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San Francisco Asked to Stop Toxic Sludge Giveaway


Paige Tomaselli, Center for Food Safety

Laura Orlando, Boston University School of Public Health

Heath Fradkoff, Goodman Media

San Francisco, CA, September 23, 2009 -

Compost is the sine qua non of organic gardening and farming. But the material that San Francisco is giving away to homeowners, gardeners, and the general public is toxic sewage sludge masquerading as compost. This is why the Center for Food Safety (CFS) has petitioned the City to immediately stop its "compost giveaway events" that will spread toxic sludge to homeowners' backyards, increasing the risk of health problems to children and the community. "I do not believe the Mayor and leadership of San Francisco can have been aware that the compost being given away is heavily contaminated with hazardous and toxic material. Now that they know I am sure they'll stop this giveaway program," said Laura Orlando, an adjunct professor of Environmental Health at the Boston University School of Public Health.


Sewage sludge contains heavy metals, pharmaceuticals, PCB's, flame retardants, endocrine disruptors, and other toxic chemicals. There is scientific consensus that composting in no way reduces the toxic and hazardous materials in sewage sludge.

"San Franciscans may think they're getting a gift from the city, but this is no gift.  City residents could be at serious risk of poisoning from the application of sewage sludge to local crops and gardens," said Paige Tomaselli, Staff Attorney for the Center for Food Safety. "With this petition, we're strongly urging the Mayor to put an immediate end to the toxic giveaways, which carry the risk of dangerous and far-reaching impacts on the health of our most vulnerable citizens."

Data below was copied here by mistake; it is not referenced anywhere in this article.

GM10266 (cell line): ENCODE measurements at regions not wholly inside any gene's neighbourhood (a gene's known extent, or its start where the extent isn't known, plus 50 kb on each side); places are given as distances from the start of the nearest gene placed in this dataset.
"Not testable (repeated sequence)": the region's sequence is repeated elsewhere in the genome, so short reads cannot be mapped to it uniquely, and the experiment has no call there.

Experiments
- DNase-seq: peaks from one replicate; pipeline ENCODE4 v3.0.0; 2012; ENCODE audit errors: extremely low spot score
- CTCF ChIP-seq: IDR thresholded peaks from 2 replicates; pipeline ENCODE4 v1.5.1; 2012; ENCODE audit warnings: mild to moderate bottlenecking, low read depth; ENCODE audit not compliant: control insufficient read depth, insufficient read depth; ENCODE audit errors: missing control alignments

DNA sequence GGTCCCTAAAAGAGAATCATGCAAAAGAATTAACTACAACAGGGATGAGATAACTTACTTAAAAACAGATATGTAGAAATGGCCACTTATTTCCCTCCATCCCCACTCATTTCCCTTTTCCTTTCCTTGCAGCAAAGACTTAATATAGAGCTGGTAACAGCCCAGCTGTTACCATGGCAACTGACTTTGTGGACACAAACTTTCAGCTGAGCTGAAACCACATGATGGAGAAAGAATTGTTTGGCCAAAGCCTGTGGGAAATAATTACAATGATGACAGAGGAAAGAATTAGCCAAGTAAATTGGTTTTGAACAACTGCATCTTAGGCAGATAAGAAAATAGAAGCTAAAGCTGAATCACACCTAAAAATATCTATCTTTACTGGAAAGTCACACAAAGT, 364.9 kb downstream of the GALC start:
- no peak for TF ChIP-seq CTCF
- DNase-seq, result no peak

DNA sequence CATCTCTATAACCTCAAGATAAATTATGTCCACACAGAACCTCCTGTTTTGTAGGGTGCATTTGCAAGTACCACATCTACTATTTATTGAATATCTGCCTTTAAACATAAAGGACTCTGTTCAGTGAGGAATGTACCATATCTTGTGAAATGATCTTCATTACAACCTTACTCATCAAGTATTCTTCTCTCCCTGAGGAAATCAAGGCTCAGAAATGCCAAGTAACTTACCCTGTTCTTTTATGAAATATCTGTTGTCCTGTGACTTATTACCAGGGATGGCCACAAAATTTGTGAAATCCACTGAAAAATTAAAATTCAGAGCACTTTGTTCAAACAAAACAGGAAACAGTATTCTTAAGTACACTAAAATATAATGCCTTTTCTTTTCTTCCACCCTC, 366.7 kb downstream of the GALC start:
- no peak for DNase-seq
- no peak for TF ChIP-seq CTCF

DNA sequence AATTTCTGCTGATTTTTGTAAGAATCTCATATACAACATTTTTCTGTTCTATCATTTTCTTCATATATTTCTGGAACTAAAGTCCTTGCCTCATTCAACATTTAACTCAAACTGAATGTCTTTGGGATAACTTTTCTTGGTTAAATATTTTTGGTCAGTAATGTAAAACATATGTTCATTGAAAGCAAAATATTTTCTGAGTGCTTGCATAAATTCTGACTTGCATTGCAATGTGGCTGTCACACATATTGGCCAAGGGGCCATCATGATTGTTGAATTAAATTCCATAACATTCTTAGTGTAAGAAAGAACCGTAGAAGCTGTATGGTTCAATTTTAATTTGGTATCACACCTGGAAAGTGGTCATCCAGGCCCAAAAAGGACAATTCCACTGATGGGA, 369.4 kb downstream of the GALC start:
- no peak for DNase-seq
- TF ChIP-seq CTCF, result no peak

Peer-reviewed studies show that sewage sludge can pose severe threats to human health, especially for children who are more developmentally vulnerable to toxic chemicals than adults.  

San Francisco's sewage sludge is produced from wastewater containing a combination of industrial, commercial, hospital, and household contaminants that is routed through municipal sewage treatment plants.  The San Francisco Public Utilities Commission (SFPUC) claims that sewage sludge treated with heat, anaerobic digestion, and then composted is "non-hazardous and nontoxic" and can be "safely used for growing edible vegetables and fruits." However, no toxic analysis has actually been conducted by SFPUC.

The EPA's most recent Sewage Sludge Survey (January 2009) showed that nearly all sewage sludge samples contain 27 metals, 10 different flame retardants, 12 pharmaceuticals, and high levels of known endocrine disruptors.  Serious health problems have been directly linked to the land application of sewage sludge, sludge that is no different than that which the City of San Francisco is giving away to the people of San Francisco.  

The next San Francisco City-wide compost giveaway event is planned for Saturday, September 26.  Petitioners plan to flood the Mayor's office with thousands of comments from concerned local citizens.

The Center for Food Safety is national, non-profit, membership organization, founded in 1997, that works to protect human health and the environment by curbing the use of harmful food production technologies and by promoting organic and other forms of sustainable agriculture. On the web at:

For more information on sewage sludge, see Sludge News at

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